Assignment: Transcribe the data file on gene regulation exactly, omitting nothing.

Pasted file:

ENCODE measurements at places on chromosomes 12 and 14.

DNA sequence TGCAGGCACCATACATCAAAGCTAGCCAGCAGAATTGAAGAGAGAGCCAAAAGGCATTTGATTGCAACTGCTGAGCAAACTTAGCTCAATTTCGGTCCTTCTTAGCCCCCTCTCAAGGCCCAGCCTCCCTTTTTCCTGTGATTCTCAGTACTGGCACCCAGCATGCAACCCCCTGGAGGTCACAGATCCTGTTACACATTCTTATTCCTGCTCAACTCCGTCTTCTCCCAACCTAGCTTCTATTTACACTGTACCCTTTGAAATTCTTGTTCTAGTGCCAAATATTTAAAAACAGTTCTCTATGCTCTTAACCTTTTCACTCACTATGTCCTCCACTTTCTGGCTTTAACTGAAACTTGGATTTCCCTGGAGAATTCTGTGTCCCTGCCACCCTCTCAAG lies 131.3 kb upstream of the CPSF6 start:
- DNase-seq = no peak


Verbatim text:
ENCODE measurements at places on chromosomes 12 and 14.

DNA sequence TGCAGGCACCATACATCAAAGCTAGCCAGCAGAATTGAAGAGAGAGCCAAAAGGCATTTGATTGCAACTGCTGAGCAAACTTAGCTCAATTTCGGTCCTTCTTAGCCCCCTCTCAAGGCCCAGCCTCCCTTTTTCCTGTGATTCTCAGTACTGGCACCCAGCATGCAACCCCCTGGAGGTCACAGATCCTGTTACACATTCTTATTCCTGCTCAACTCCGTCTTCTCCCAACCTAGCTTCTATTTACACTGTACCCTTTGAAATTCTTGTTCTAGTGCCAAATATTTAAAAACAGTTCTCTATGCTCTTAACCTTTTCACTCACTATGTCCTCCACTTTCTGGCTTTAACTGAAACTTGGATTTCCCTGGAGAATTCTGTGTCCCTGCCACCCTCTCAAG lies 131.3 kb upstream of the CPSF6 start:
- DNase-seq = no peak